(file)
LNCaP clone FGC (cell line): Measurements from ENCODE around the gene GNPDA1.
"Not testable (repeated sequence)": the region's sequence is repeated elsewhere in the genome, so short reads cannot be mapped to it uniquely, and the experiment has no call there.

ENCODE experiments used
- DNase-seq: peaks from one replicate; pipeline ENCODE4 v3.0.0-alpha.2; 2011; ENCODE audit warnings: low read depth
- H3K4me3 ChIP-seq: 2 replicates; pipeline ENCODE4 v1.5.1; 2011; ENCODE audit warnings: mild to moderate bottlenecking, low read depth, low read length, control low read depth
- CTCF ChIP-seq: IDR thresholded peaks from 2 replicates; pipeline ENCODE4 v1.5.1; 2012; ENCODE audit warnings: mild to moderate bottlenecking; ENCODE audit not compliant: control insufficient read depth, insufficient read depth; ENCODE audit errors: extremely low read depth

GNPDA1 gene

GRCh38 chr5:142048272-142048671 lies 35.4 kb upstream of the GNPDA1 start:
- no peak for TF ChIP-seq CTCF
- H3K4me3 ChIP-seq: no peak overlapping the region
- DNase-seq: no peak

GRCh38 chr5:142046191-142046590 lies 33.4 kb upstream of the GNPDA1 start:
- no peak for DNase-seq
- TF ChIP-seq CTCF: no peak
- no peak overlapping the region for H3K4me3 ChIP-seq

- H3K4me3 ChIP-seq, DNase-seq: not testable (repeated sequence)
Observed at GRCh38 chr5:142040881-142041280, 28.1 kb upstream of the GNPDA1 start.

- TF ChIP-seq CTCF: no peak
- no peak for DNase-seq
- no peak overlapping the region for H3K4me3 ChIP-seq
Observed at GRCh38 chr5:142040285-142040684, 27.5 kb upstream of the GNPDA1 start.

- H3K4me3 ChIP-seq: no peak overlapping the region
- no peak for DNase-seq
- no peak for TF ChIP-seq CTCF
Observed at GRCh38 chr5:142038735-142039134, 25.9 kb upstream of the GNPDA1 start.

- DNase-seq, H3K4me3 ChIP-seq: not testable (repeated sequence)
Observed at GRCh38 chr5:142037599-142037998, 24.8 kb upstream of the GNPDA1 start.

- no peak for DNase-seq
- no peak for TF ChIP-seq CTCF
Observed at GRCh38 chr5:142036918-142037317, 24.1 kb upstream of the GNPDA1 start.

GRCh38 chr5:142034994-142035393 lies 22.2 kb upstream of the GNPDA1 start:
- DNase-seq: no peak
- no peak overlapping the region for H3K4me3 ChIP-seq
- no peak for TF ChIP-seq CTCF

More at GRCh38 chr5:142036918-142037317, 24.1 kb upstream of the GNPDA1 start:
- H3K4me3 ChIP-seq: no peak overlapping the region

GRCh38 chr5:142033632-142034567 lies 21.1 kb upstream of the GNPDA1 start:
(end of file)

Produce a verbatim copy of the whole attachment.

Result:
LNCaP clone FGC (cell line): Measurements from ENCODE around the gene GNPDA1.
"Not testable (repeated sequence)": the region's sequence is repeated elsewhere in the genome, so short reads cannot be mapped to it uniquely, and the experiment has no call there.

ENCODE experiments used
- DNase-seq: peaks from one replicate; pipeline ENCODE4 v3.0.0-alpha.2; 2011; ENCODE audit warnings: low read depth
- H3K4me3 ChIP-seq: 2 replicates; pipeline ENCODE4 v1.5.1; 2011; ENCODE audit warnings: mild to moderate bottlenecking, low read depth, low read length, control low read depth
- CTCF ChIP-seq: IDR thresholded peaks from 2 replicates; pipeline ENCODE4 v1.5.1; 2012; ENCODE audit warnings: mild to moderate bottlenecking; ENCODE audit not compliant: control insufficient read depth, insufficient read depth; ENCODE audit errors: extremely low read depth

GNPDA1 gene

GRCh38 chr5:142048272-142048671 lies 35.4 kb upstream of the GNPDA1 start:
- no peak for TF ChIP-seq CTCF
- H3K4me3 ChIP-seq: no peak overlapping the region
- DNase-seq: no peak

GRCh38 chr5:142046191-142046590 lies 33.4 kb upstream of the GNPDA1 start:
- no peak for DNase-seq
- TF ChIP-seq CTCF: no peak
- no peak overlapping the region for H3K4me3 ChIP-seq

- H3K4me3 ChIP-seq, DNase-seq: not testable (repeated sequence)
Observed at GRCh38 chr5:142040881-142041280, 28.1 kb upstream of the GNPDA1 start.

- TF ChIP-seq CTCF: no peak
- no peak for DNase-seq
- no peak overlapping the region for H3K4me3 ChIP-seq
Observed at GRCh38 chr5:142040285-142040684, 27.5 kb upstream of the GNPDA1 start.

- H3K4me3 ChIP-seq: no peak overlapping the region
- no peak for DNase-seq
- no peak for TF ChIP-seq CTCF
Observed at GRCh38 chr5:142038735-142039134, 25.9 kb upstream of the GNPDA1 start.

- DNase-seq, H3K4me3 ChIP-seq: not testable (repeated sequence)
Observed at GRCh38 chr5:142037599-142037998, 24.8 kb upstream of the GNPDA1 start.

- no peak for DNase-seq
- no peak for TF ChIP-seq CTCF
Observed at GRCh38 chr5:142036918-142037317, 24.1 kb upstream of the GNPDA1 start.

GRCh38 chr5:142034994-142035393 lies 22.2 kb upstream of the GNPDA1 start:
- DNase-seq: no peak
- no peak overlapping the region for H3K4me3 ChIP-seq
- no peak for TF ChIP-seq CTCF

More at GRCh38 chr5:142036918-142037317, 24.1 kb upstream of the GNPDA1 start:
- H3K4me3 ChIP-seq: no peak overlapping the region

GRCh38 chr5:142033632-142034567 lies 21.1 kb upstream of the GNPDA1 start: